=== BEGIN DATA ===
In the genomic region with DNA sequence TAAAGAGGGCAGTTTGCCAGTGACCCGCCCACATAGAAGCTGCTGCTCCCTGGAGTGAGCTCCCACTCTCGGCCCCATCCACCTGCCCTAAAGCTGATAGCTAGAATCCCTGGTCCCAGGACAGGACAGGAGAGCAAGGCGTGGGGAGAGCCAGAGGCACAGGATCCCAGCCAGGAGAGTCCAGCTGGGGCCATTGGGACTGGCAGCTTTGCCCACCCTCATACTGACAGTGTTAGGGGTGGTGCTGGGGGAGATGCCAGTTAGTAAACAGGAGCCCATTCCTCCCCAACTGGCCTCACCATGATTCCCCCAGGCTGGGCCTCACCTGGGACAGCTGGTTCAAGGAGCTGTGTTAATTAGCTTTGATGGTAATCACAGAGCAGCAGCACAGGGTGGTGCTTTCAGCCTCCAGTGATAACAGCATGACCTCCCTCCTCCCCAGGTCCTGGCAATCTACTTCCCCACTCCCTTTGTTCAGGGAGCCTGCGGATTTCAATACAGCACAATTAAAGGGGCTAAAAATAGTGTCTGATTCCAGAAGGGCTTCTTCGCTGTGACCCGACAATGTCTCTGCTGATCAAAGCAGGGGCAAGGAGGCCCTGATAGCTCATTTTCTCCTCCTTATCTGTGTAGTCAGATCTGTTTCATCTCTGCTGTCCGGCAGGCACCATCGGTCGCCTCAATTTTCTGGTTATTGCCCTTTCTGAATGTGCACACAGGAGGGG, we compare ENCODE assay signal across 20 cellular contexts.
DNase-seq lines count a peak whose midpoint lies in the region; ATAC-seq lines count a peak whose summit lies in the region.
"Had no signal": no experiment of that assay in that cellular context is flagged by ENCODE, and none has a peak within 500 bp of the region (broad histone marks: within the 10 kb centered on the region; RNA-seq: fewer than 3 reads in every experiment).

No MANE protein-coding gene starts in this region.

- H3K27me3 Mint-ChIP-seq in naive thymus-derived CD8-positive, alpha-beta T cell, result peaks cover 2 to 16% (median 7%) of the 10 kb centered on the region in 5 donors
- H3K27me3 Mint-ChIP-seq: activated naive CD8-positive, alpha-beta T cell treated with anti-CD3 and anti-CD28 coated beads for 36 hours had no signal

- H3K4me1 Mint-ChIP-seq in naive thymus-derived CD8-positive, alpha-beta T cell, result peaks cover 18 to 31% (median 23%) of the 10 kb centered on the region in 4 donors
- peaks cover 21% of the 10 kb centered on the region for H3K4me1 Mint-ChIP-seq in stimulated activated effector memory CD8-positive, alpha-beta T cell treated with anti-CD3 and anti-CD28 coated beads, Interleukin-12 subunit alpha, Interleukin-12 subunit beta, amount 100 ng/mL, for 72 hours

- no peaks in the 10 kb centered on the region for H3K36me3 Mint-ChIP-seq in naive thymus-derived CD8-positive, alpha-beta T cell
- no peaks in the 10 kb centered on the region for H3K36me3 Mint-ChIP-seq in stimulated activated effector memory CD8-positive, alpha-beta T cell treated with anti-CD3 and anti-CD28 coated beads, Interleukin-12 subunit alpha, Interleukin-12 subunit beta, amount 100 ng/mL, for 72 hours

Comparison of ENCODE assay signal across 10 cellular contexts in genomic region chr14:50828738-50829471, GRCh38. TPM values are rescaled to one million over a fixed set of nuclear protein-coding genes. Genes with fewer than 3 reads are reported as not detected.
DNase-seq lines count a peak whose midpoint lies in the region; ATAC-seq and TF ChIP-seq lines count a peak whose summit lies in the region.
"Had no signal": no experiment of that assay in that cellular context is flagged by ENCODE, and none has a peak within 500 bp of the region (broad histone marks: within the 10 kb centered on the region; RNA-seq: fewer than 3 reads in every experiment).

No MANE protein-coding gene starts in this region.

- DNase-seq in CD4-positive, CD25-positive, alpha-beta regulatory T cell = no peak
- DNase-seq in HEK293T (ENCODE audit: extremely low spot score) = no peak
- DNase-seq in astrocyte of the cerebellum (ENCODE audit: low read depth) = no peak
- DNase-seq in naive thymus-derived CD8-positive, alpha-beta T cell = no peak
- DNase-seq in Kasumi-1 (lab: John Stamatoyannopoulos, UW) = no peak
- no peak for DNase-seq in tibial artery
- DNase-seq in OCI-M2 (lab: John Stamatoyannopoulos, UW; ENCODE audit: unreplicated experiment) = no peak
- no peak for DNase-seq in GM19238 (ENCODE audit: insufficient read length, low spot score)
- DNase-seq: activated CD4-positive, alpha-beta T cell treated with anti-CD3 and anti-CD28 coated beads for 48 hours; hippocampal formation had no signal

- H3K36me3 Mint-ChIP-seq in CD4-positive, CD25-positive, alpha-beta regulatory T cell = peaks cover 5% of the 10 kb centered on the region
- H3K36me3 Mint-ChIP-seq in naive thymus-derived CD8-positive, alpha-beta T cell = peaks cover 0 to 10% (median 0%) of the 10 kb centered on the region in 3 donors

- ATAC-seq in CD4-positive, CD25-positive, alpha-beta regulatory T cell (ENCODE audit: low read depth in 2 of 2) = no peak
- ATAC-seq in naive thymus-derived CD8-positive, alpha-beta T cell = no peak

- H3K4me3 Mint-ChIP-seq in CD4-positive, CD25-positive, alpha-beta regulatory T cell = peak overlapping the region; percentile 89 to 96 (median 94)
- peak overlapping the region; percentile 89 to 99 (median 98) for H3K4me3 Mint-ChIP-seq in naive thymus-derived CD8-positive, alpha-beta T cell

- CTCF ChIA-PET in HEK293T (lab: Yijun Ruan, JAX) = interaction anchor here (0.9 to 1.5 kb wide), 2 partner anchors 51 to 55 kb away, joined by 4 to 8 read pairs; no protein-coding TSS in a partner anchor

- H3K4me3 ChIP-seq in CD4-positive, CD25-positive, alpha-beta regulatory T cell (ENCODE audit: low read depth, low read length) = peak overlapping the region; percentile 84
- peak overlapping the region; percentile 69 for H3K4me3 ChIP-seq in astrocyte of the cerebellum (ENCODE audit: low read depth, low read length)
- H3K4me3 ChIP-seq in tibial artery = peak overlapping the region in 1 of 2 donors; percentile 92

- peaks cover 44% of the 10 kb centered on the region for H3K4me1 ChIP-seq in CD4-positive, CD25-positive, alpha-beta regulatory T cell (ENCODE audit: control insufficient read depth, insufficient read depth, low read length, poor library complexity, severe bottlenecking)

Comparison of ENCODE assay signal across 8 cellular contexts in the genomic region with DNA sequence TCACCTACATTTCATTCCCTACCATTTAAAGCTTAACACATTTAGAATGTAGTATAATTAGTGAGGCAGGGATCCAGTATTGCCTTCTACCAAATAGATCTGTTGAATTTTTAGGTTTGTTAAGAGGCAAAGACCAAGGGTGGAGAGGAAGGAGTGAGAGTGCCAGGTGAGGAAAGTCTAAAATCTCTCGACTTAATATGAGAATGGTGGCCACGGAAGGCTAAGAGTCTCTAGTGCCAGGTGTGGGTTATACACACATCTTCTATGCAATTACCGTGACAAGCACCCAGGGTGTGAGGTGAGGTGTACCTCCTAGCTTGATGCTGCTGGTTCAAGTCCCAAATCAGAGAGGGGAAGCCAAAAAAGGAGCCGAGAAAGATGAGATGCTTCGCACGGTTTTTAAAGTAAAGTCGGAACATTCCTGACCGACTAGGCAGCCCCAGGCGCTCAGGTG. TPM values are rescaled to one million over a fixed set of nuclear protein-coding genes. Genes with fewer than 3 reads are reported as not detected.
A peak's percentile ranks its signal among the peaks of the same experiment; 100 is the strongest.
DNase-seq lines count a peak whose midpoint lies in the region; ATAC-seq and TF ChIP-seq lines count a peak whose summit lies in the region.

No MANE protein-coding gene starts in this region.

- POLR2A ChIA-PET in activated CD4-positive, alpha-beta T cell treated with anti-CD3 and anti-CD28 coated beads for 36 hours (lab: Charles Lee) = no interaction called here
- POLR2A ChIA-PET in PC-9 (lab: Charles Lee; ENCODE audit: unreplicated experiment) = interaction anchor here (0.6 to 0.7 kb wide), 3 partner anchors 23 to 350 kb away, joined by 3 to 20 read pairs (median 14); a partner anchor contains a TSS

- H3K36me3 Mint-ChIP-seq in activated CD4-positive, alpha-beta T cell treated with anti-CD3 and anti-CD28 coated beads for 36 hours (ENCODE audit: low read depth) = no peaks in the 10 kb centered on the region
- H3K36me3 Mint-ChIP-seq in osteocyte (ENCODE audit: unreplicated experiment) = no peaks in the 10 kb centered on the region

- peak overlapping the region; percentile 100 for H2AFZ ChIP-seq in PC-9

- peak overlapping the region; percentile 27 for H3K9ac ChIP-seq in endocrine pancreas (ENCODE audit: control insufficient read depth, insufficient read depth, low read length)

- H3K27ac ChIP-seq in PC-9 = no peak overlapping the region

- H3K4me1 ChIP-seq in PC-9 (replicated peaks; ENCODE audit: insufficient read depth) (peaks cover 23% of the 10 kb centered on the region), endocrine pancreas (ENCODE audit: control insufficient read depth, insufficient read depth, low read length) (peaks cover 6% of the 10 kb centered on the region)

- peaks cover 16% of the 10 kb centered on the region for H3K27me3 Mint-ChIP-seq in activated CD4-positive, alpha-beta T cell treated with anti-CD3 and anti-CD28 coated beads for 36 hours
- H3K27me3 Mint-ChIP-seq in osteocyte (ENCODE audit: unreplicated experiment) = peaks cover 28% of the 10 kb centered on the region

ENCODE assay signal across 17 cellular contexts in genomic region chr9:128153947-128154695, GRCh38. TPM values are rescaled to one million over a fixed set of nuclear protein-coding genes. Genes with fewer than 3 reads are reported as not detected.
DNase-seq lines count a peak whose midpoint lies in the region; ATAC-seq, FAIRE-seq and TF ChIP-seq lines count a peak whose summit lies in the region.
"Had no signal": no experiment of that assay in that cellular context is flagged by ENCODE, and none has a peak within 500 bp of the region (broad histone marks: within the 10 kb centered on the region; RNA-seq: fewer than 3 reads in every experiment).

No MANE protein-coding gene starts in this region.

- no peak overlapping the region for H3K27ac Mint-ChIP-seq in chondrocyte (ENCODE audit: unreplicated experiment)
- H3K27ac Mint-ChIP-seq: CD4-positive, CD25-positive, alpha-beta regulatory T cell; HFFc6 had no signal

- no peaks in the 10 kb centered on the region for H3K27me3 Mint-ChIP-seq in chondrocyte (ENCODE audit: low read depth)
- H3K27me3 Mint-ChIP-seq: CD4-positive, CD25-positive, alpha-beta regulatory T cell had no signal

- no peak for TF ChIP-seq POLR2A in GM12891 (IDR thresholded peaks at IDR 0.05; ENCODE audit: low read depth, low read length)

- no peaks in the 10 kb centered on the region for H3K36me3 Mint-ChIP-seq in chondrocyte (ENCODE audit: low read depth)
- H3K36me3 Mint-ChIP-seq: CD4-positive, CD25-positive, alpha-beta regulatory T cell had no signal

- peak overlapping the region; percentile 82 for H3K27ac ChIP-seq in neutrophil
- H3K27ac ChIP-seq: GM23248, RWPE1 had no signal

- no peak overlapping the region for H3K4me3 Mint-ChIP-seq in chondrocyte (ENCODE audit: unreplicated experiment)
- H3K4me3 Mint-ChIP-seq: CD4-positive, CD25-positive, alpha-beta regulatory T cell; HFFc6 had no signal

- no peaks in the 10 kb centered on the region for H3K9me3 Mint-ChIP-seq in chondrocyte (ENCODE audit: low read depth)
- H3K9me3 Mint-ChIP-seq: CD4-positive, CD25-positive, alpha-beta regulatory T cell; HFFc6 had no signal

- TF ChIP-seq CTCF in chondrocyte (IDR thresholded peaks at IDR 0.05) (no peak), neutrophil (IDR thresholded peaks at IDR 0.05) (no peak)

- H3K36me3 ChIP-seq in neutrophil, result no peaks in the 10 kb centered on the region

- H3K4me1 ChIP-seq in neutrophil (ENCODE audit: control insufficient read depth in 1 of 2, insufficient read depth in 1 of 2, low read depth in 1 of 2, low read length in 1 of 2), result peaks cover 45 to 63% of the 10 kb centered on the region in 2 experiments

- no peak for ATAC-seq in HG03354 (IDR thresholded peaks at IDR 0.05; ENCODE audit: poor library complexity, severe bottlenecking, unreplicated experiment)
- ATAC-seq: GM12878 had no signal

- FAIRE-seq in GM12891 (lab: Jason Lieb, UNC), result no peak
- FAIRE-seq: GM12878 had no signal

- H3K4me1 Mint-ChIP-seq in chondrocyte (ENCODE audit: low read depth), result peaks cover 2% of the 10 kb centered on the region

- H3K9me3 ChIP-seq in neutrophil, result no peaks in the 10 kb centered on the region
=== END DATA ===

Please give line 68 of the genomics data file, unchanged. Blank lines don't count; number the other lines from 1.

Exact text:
- H3K4me1 ChIP-seq in neutrophil (ENCODE audit: control insufficient read depth in 1 of 2, insufficient read depth in 1 of 2, low read depth in 1 of 2, low read length in 1 of 2), result peaks cover 45 to 63% of the 10 kb centered on the region in 2 experiments